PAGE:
University of Hertfordshire

By the same authors

Mental Illness Stigma

Research output: Chapter in Book/Report/Conference proceedingChapter (peer-reviewed)

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Original languageEnglish
Title of host publicationSport, Mental Illness and Sociology
EditorsMichael Atkinson
PublisherEmerald Group Publishing Ltd.
Pages9-22
Volume11
ISBN (Electronic)978-1-78743-469-1
ISBN (Print)978-1-78743-470-7
Publication statusPublished - 2019

Abstract

Purpose - This chapter responds to calls to “reclaim” the work of Erving Goffman, and specifically his conceptualization of stigma, arguing that Goffman’s ideas can inform a critical social theory of mental illness in sport.
The analysis pays particular attention to the challenges to social identity for those experiencing mental illness stigma, the role of personal identity in negotiating mental illness stigma, and strategies for stigma reduction including the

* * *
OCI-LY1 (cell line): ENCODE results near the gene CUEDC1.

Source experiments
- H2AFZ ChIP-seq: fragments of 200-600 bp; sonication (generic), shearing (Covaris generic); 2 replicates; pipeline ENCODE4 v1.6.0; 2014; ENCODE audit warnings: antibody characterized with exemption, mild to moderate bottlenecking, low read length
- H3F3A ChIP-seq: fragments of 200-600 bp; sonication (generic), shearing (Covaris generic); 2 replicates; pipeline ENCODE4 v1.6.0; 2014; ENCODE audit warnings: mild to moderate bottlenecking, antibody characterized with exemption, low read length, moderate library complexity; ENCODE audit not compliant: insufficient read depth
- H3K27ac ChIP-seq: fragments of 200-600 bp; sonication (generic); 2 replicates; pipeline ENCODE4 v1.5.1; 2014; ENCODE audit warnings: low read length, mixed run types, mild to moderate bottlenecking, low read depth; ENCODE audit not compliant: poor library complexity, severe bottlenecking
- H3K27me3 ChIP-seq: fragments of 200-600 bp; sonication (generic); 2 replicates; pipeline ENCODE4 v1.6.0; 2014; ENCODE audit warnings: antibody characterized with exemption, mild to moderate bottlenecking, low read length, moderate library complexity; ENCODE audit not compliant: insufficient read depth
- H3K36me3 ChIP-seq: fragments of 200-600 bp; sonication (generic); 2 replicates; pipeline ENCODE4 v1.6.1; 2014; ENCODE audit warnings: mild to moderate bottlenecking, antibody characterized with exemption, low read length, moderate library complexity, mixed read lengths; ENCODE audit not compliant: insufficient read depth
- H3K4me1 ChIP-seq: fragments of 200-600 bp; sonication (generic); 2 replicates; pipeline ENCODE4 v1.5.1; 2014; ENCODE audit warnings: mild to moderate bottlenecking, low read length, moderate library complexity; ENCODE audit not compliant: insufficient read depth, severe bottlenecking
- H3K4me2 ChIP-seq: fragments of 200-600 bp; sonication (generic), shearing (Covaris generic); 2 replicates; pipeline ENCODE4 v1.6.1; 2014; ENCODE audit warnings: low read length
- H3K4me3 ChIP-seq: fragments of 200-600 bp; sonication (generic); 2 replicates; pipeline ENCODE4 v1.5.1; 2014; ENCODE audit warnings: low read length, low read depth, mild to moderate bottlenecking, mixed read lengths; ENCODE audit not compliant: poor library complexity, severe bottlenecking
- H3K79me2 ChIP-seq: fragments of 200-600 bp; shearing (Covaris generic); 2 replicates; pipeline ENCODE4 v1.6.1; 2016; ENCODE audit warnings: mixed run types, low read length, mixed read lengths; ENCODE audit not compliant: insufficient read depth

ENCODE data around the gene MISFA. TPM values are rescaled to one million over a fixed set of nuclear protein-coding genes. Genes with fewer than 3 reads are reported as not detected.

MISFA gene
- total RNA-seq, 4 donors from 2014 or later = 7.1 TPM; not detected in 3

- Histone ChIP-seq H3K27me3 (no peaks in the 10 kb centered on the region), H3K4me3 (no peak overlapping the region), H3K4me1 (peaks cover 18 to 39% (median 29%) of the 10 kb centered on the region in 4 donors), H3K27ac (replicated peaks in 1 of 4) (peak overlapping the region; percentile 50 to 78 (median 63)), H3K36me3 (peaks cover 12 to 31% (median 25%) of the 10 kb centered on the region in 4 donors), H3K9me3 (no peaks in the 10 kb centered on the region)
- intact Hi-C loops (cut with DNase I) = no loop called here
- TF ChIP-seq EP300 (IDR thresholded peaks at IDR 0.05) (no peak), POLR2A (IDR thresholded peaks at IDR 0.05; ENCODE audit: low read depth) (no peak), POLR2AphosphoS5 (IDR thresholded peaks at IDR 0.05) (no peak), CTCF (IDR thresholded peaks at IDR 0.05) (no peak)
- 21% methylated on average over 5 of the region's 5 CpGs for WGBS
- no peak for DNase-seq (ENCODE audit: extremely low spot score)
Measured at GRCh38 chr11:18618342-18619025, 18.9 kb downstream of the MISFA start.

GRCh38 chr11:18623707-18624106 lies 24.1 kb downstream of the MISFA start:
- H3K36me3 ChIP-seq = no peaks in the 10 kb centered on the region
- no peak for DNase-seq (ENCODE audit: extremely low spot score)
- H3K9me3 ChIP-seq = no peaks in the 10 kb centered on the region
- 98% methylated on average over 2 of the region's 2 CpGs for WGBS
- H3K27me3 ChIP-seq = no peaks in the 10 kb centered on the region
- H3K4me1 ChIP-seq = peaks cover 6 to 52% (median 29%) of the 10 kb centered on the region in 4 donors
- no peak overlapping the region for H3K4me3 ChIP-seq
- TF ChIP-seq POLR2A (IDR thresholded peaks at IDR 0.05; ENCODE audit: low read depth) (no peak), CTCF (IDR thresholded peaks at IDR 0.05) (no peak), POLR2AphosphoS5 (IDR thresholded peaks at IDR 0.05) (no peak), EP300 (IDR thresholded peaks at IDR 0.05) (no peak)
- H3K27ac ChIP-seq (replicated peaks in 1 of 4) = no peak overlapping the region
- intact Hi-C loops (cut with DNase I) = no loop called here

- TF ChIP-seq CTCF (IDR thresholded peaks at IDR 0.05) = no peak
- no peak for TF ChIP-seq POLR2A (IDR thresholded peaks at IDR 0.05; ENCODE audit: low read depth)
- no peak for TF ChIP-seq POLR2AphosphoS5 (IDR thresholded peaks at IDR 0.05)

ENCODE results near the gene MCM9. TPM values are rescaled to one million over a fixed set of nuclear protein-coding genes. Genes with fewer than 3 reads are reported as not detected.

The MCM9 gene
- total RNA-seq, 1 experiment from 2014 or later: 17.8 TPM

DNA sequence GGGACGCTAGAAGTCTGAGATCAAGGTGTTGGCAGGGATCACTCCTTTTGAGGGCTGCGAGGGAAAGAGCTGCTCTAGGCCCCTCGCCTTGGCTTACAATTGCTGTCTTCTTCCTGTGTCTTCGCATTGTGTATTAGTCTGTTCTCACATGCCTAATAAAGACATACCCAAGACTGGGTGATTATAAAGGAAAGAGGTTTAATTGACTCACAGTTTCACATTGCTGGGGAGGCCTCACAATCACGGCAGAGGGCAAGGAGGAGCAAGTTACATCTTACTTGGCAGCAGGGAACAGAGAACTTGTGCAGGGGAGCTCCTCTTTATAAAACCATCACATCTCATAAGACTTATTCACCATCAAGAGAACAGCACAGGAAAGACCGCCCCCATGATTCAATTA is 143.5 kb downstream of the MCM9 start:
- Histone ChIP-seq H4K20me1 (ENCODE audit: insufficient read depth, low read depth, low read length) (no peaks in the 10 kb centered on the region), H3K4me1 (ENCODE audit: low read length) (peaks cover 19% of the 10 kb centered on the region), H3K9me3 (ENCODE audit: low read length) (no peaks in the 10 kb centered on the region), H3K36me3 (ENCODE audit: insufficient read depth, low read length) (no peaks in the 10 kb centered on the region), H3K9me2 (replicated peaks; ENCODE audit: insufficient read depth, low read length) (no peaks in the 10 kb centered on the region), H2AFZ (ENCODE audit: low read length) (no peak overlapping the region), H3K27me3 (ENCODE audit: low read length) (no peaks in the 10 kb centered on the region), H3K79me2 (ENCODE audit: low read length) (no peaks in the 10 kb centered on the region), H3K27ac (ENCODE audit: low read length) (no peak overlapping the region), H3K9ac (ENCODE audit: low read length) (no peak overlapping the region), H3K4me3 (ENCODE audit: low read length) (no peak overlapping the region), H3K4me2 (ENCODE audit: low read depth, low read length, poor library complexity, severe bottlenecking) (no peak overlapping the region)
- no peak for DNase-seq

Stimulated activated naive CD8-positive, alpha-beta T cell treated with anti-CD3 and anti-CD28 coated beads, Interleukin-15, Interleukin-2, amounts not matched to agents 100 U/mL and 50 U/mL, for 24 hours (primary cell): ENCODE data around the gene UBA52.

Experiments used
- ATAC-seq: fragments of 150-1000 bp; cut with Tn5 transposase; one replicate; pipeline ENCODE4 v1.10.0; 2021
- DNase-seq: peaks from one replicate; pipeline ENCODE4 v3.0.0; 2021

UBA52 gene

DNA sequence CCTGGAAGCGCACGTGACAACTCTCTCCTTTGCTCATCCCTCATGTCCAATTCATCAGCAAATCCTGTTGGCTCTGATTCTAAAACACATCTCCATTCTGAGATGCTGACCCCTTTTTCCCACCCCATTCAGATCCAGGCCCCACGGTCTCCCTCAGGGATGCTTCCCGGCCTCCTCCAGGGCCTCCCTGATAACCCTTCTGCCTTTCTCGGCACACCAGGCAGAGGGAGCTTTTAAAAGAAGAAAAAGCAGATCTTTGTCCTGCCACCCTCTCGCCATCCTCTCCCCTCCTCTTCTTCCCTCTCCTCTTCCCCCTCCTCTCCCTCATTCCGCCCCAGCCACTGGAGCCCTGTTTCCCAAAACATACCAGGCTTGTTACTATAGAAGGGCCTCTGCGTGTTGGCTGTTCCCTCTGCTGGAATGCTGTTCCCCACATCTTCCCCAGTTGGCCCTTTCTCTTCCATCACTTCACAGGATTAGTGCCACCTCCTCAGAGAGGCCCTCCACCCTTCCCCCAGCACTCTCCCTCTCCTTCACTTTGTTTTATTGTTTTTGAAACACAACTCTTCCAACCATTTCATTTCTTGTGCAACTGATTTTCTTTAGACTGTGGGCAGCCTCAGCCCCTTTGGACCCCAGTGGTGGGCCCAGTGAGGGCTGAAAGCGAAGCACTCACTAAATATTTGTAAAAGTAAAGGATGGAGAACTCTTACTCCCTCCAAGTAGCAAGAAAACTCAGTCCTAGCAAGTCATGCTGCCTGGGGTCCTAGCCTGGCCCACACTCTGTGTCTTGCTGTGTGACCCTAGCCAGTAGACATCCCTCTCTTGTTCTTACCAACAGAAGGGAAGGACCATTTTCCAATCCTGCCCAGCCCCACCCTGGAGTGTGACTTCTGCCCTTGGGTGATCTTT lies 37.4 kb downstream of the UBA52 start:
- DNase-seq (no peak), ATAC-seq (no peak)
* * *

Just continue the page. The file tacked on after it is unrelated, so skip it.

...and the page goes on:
adoption of stigma symbols.
Approach - The first section of the chapter revisits the concept of stigma, before proceeding to relate this to mental illness stigma as applied to sport. The second section overviews several high-profile cases of mental illness stigma of elite athletes, before presenting some examples of campaigns to address the perceived stigma related to mental health issues in sport.
Findings - The chapter proposes that Goffman’s work maintains relevance when related to social contexts other than those directly observed by him, and that the conceptualization of stigma helps understanding of, and challenges
to, mental illness stigma in sport.
Implications - While sport continues to be proposed as an arena for positive character development, analysis informed by the work of Erving Goffman demonstrates that the culture of sport provides a context within which athletes
experiencing mental health issues may be stigmatized. This, in turn, undermines the potential for them to secure the health care that they need, with participation and performance often taking precedence over well-being, even in the campaigns ostensibly designed to address mental illness stigma.

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